Toward the 4th Agenda 2030 Goal: AI Support to Executive Functions for Inclusions

Toward the 4th Agenda 2030 Goal: AI Support to Executive Functions for Inclusions

Rita Tegon (Liceo Classico “A. Canova”, Treviso, Italy)
Copyright: © 2021 |Pages: 25
DOI: 10.4018/978-1-7998-7638-0.ch025
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The 2030 Agenda settles inclusion as a crucial goal. The index for inclusion underlines a set of resources to guide educational agencies through a process of inclusive development. One interesting model to achieve it is the Universal Design of Learning (UDL) framework, whose roots lie in the field of architecture and cognitive neuroscience. It provides options to enhance the executive functions also with the support of assistive technologies: studies have recently contributed to investigate how AI-innovated Educational Management Information Systems (EMIS), apps, and learning assessments can offer to the teachers the opportunities to differentiate and individualize learning, to diagnose factors of exclusion in education, and predict dropout, dyslexia, or autism disorder. After a discussion on the state of research and on the preparatory concepts, the chapter presents examples of AI-supported tools, and how they can scaffold executive functions; it wants also to urge a future-oriented vision regarding AI and to re-think the role of education in society.
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Models For Inclusion In Education: The Universal Design For Learning908

In the last decades, there has been a growing effort to implement inclusive education around the globe.

Key Terms in this Chapter

UDL: Universal Design for Learning is a way of thinking about teaching and learning that helps give all students an equal opportunity to succeed.

Neural Network: Also called a neural net, this is a computer system designed to function like the human brain. Although researchers are still working on creating a machine model of the human brain, existing neural networks can perform many tasks involving speech, vision, and board game strategy.

Cognitive Computing: A computerized model that mimics the way the human brain thinks. It involves self-learning through the use of data mining, natural language processing, and pattern recognition.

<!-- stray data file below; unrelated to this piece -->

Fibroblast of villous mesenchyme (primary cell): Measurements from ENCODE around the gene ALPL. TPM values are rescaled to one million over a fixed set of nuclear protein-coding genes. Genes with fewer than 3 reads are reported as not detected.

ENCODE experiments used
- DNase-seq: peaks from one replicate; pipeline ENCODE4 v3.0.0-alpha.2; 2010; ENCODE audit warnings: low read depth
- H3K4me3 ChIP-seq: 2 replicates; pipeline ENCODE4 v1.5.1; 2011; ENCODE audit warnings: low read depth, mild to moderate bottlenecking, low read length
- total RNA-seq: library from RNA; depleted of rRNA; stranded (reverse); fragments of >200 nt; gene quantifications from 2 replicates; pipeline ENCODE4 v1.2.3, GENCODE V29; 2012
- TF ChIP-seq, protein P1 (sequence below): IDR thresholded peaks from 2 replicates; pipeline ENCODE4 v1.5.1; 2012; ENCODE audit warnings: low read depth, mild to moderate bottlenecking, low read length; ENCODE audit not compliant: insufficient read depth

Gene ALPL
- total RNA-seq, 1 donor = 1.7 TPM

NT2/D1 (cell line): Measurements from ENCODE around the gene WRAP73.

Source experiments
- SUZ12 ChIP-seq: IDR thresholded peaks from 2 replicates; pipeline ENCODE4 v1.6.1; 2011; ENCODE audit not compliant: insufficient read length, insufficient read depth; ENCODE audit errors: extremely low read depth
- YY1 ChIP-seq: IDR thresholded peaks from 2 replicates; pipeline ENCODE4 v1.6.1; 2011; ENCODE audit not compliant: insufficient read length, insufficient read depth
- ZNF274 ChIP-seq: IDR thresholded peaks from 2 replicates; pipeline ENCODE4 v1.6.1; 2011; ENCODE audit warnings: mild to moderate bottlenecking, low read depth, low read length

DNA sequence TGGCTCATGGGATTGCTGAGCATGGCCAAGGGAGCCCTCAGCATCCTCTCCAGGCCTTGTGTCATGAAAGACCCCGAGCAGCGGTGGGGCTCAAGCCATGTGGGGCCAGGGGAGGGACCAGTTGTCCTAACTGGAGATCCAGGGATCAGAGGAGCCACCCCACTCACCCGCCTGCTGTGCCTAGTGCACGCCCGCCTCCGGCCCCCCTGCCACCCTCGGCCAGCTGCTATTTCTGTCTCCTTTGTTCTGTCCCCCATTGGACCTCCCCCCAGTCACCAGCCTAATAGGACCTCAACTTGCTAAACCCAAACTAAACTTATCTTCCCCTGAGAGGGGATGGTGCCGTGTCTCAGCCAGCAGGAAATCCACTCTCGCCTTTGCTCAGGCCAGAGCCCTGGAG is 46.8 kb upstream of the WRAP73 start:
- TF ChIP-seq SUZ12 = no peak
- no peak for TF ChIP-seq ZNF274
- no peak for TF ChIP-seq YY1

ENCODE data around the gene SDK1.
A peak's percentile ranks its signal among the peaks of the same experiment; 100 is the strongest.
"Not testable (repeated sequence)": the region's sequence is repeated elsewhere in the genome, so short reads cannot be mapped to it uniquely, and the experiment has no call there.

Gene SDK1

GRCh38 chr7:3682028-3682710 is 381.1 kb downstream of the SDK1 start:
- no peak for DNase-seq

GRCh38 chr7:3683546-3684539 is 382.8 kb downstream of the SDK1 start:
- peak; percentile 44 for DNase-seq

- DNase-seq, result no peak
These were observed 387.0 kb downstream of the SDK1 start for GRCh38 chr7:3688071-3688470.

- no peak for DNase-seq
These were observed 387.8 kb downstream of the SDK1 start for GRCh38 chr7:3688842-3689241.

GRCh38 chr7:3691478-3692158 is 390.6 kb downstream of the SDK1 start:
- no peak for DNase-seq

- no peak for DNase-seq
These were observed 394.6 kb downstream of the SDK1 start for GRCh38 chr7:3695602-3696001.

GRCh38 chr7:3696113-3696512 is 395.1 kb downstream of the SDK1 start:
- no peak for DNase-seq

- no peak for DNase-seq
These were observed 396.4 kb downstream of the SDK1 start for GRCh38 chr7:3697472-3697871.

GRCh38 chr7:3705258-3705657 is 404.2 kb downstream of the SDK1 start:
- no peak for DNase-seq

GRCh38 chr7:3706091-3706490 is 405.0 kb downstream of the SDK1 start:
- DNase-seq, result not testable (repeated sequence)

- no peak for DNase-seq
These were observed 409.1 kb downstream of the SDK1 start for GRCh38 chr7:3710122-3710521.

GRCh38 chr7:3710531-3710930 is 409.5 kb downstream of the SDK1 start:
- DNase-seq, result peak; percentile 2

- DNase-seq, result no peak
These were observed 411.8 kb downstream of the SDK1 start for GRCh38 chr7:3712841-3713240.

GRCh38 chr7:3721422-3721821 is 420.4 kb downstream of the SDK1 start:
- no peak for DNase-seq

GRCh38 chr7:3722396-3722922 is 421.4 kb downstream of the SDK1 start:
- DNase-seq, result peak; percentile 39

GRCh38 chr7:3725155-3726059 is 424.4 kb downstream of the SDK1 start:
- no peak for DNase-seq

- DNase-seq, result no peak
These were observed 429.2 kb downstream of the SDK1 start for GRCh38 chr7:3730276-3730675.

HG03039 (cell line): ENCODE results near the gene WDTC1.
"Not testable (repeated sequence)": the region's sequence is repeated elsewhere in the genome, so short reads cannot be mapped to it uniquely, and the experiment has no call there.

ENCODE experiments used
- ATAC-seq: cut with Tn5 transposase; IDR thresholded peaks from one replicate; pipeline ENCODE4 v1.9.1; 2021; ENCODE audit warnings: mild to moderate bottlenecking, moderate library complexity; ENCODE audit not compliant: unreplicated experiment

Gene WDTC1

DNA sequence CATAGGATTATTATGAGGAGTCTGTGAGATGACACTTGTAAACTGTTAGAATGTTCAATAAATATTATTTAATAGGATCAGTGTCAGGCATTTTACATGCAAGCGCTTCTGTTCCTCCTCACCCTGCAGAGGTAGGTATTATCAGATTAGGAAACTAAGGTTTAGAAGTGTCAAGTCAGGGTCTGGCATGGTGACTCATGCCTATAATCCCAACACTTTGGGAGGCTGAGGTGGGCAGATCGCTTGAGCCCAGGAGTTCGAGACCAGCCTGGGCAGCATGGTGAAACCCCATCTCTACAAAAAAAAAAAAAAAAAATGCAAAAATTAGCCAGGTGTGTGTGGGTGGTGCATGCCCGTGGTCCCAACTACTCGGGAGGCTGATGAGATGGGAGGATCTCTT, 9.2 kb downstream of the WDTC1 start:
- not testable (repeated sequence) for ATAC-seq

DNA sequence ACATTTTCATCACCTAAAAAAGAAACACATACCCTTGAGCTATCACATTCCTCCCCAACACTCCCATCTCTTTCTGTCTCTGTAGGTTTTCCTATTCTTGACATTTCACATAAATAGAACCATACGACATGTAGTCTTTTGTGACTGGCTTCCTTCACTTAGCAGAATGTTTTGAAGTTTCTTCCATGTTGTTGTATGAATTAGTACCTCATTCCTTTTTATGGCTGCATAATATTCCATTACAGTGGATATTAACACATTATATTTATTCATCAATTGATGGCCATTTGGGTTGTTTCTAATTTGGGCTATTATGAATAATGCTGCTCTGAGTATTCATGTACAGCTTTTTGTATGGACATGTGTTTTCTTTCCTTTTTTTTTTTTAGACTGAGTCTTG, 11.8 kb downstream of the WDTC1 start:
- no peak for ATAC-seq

Data Science: Drawing from statistics, computer science and information science, this interdisciplinary field aims to use a variety of scientific methods, processes, and systems to solve problems involving data.

Bias: Machine learning bias, also sometimes called algorithm bias or AI bias, is a phenomenon that occurs when an algorithm produces results that are systemically prejudiced due to erroneous assumptions in the machine learning process.

Educational Data Mining: Is concerned with developing, researching, and applying computerized methods to detect patterns in large collections of educational data.

General AI: An AI that could successfully do any intellectual task that any given human being currently can. This is sometimes referred to a strong AI, although they aren’t entirely equivalent terms.

Weak AI: Also called narrow AI, this is a model that has a set range of skills and focuses on one particular set of tasks. Most AI currently in use is weak AI, unable to learn or perform tasks outside of its specialist skill set.

Executive Functions: The executive functions are a set of processes that all have to do with managing oneself and one's resources in order to achieve a goal. It is an umbrella term for the neurologically-based skills involving flexibility, memory and self-regulation.

Deep Learning: The ability for machines to autonomously mimic human thought patterns through artificial neural networks composed of cascading layers of information.

EMIS: An EMIS can be defined as a system for the collection, integration, processing, maintenance and dissemination of data and information to support decision-making, policy-analysis and formulation, planning, monitoring and management at all levels of an education system.

Data Mining: The process of analyzing datasets in order to discover new patterns that might improve the model.

Algorithms: A set of rules or instructions given to an AI, neural network, or other machines to help them learn on its own; classification, clustering, recommendation, and regression are four of the most popular types.

Machine Learning: A facet of AI that focuses on algorithms, allowing machines to learn without being programmed and change when exposed to new data.

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